What My Grandmother’s Piano Taught Me About Life — and Death
Life is grand — rich and monumental, not unlike a grand piano. It inevitably uses gravity to return finally return us to a state of inertia, the same way gravity keeps our bodies tethered to the Earth as we experience life.
My maternal grandmother has always loved playing the piano and although she’s felt a little off-key lately, I’m trying my best to help her fine-tune her outlook on life.
What she’s missing
I recently spent a week in Philadelphia helping my parents transfer my grandmother from a skilled nursing facility to assisted living. My grandmother is ninety-six and up, until this point, has been independent – a soloist — if you will — for most of her life.
This move got me thinking about the cycle of life. It’s funny how we evolve as human beings — we begin life as children who need constant care and attention, then grow into adults who are able to care for ourselves and finally, as elders we revert back to children who, once again, require the watchful eye of others to provide safety and love.
Shakespeare wrote the now-famous phrase “All the world’s a stage.” The monologue that follows it compares the world to a stage and life to a play. It talks about the seven stages of a man’s life, including infancy, adulthood and finally, old age.
Life is grand, but sometimes we miss that because we’re sitting too close to the stage.
I remember when my paternal grandmother passed away. My dad packed up her apartment and gave me some of the gifts I’d surprised her with on special occasions. I was struck again by the mysterious nature of the cycle of life. It felt strange regaining ownership of the many trinkets she left behind and yet it was comforting and familiar.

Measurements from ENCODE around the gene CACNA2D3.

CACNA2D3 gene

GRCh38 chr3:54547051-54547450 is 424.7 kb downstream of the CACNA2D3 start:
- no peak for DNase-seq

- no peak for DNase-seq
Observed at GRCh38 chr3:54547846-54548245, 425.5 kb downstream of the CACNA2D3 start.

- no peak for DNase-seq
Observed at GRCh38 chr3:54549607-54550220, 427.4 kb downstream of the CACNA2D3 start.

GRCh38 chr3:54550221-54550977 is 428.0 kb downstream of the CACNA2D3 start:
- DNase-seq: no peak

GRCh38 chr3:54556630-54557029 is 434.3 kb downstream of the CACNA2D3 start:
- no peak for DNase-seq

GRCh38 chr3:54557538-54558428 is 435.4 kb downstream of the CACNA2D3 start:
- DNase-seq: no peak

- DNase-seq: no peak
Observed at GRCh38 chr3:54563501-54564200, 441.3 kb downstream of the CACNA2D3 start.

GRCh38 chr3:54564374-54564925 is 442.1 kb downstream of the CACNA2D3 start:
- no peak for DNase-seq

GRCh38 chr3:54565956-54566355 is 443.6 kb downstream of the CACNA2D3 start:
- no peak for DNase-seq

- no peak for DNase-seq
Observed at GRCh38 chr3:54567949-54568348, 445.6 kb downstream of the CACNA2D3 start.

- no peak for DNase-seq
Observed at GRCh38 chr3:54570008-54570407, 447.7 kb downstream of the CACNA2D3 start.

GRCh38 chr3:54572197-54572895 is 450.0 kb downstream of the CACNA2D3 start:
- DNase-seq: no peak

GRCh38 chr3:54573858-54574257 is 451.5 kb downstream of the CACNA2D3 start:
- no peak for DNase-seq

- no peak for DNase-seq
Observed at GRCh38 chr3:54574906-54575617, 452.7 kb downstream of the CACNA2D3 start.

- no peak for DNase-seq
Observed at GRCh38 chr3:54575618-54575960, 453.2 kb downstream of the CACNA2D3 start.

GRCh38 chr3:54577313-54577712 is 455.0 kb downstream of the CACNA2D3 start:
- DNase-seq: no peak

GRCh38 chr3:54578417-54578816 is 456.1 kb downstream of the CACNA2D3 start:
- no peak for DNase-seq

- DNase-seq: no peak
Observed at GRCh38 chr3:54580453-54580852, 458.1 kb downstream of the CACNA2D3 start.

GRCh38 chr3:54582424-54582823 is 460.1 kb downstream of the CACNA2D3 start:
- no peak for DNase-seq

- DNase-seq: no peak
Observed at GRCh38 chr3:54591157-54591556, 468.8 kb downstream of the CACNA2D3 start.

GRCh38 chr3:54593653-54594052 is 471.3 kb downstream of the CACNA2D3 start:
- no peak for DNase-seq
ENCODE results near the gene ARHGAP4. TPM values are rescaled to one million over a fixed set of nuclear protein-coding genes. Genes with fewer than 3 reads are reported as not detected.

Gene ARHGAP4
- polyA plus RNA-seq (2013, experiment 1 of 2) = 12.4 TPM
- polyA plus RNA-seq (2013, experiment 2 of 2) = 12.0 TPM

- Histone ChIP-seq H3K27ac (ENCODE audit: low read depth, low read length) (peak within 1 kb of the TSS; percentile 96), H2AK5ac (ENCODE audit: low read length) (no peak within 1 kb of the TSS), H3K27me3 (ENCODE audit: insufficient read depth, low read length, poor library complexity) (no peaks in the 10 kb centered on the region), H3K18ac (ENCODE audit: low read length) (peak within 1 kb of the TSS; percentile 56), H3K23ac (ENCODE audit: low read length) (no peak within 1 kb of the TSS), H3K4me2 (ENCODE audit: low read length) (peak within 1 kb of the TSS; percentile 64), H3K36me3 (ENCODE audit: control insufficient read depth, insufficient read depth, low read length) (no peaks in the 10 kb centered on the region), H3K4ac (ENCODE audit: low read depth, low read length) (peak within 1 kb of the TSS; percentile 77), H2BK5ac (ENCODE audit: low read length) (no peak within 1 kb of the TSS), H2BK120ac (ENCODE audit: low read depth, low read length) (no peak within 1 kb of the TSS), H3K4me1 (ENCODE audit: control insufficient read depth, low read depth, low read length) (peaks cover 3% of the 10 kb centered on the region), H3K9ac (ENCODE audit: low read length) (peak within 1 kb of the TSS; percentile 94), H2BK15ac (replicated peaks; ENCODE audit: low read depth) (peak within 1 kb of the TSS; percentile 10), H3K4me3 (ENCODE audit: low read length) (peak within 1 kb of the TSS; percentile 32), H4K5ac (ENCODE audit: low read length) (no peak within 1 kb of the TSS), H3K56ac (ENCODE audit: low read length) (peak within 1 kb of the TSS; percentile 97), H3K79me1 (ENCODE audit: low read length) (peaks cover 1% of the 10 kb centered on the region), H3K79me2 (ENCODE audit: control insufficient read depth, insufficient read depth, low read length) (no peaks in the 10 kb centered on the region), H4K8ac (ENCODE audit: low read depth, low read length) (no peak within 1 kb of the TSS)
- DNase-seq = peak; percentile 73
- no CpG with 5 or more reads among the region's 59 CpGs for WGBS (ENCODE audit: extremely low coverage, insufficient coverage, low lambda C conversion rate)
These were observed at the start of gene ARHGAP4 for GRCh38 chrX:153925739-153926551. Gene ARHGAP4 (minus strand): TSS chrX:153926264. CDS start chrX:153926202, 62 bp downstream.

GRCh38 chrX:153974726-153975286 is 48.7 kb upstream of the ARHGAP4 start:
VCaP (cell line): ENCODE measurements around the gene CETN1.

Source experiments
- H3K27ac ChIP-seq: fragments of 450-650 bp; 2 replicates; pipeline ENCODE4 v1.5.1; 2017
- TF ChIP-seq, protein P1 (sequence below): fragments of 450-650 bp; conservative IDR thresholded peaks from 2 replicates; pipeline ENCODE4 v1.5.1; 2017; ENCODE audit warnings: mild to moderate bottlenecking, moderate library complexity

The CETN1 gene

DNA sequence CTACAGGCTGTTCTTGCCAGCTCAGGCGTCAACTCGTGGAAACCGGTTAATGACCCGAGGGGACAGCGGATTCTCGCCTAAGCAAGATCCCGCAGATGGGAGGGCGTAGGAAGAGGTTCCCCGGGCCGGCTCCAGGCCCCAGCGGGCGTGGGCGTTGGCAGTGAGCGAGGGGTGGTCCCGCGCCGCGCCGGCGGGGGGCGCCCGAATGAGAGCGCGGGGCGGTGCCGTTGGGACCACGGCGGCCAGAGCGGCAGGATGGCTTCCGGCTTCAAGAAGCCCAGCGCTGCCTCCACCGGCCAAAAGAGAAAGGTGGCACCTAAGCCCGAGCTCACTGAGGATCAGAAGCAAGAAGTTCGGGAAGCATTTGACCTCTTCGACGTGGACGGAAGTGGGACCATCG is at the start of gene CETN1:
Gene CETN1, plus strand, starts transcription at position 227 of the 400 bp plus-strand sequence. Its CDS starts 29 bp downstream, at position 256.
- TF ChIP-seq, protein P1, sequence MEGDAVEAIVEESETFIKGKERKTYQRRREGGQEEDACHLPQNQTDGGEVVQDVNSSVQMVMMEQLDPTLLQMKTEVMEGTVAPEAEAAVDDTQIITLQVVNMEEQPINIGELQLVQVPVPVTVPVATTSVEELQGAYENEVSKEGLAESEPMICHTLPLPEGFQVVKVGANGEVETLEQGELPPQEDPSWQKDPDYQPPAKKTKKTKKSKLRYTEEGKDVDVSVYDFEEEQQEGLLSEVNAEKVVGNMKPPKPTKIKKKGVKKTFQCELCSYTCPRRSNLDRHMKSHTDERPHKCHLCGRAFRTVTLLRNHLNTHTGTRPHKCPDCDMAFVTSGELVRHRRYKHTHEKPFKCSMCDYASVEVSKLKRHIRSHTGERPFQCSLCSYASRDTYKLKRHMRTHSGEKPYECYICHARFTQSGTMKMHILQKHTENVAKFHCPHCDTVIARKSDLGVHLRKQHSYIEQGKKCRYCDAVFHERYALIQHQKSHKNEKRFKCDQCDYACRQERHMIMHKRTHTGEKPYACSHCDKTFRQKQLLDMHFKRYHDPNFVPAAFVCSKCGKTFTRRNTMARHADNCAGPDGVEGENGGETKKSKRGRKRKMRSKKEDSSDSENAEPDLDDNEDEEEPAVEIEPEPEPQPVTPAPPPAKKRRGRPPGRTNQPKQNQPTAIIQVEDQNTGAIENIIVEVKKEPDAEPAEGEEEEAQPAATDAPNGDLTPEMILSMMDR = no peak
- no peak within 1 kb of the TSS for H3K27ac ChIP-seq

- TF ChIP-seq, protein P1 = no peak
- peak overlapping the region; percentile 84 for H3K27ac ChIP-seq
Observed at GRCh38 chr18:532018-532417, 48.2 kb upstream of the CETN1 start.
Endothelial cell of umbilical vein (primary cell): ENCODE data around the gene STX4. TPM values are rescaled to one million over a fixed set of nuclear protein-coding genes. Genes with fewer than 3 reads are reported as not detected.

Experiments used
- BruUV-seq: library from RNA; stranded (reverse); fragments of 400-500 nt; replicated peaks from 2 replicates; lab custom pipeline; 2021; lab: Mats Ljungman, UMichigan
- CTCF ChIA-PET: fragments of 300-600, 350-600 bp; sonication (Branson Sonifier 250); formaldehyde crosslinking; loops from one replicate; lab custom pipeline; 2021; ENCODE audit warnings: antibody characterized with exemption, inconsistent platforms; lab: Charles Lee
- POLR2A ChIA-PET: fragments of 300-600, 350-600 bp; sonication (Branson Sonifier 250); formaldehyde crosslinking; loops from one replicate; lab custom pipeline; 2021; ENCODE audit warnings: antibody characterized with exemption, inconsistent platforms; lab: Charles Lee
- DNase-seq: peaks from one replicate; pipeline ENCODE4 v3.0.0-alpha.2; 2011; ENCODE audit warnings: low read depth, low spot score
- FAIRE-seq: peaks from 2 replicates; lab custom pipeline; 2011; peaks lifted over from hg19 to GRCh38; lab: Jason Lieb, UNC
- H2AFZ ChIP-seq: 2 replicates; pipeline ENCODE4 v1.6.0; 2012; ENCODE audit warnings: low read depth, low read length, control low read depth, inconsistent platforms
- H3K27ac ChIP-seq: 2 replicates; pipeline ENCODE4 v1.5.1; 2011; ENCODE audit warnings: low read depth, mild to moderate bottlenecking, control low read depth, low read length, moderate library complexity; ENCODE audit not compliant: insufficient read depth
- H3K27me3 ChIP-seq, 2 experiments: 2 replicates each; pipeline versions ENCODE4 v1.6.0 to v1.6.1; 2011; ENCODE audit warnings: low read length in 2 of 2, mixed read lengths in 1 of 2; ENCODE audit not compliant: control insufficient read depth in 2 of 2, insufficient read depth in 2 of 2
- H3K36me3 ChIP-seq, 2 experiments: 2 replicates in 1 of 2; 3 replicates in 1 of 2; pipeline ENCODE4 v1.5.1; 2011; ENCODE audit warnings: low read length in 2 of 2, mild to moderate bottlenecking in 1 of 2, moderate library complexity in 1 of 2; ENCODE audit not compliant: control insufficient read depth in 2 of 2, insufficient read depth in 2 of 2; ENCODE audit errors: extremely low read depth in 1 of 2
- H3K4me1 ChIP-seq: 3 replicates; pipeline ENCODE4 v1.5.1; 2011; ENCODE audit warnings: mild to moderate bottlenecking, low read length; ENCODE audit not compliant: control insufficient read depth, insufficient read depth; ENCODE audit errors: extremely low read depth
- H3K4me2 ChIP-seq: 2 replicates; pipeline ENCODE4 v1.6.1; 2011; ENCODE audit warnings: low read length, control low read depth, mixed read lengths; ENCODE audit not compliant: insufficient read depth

When my parents and I spent days packing up my grandmother’s apartment in Philly — her clothes, furniture, dinnerware, her beloved piano — it felt a little less strange than it had with my other grandmother.
This time, my grandmother is still around — she’s not ready to leave anything behind.
My grandmother is still feisty and has a sharp wit that would put Dorothy Parker to shame, but these days, her morale is low. Lately, she’s had nothing but time to obsess about her own mortality. Most of her friends have passed on.
I, too, understand what it’s like to be at the mercy of my own thoughts, ruminating about people I’ve lost — mostly to the opioid epidemic, in my case.
My grandmother and I aren’t that different — despite being separated by fifty-seven years of life and experience. The most basic instinct of all living organisms is to survive at whatever costs — to stay on this Earth for as long as possible.
When I was in active addiction, I fought tooth and nail against this instinct.
While my grandmother was thinking about how little time she had left, I was always thinking about how much time I had left.
The rhythm of life ebbs and flows. Life is so difficult that, at times, it feels like a staccato — an articulation of abrupt and separated notes.
Other times, it feels like a legato – a series of notes that are smooth and connected. Life is unpredictable — a complex, fragmented arrangement interrupted by notes of impermanence and improvisation.
But life can also be a fairy tale — an ethereal composition of enchanting and supernatural moments orchestrated by the universe. At the same time, life is also fragile — an inspiring, operatic production interrupted by notes of impermanence and uncertainty.
My grandmother loves the piano more than life itself
What she doesn’t realize is that life is the piano — and that the probability of ending it on a good note is high but largely dependent upon her perspective.
When my grandmother falls victim to those thoughts about her own mortality, I remind her that longevity is not guaranteed for any of us. It’s also a good reminder for myself to live in the present.
As difficult as it has been for my grandmother to relinquish her independence, I point out that she doesn’t have to play solo anymore because her friends and family will always be there to accompany her.
I encourage her not only to focus on cherished memories, but to make new ones because “happily” is never “after” – only “now.”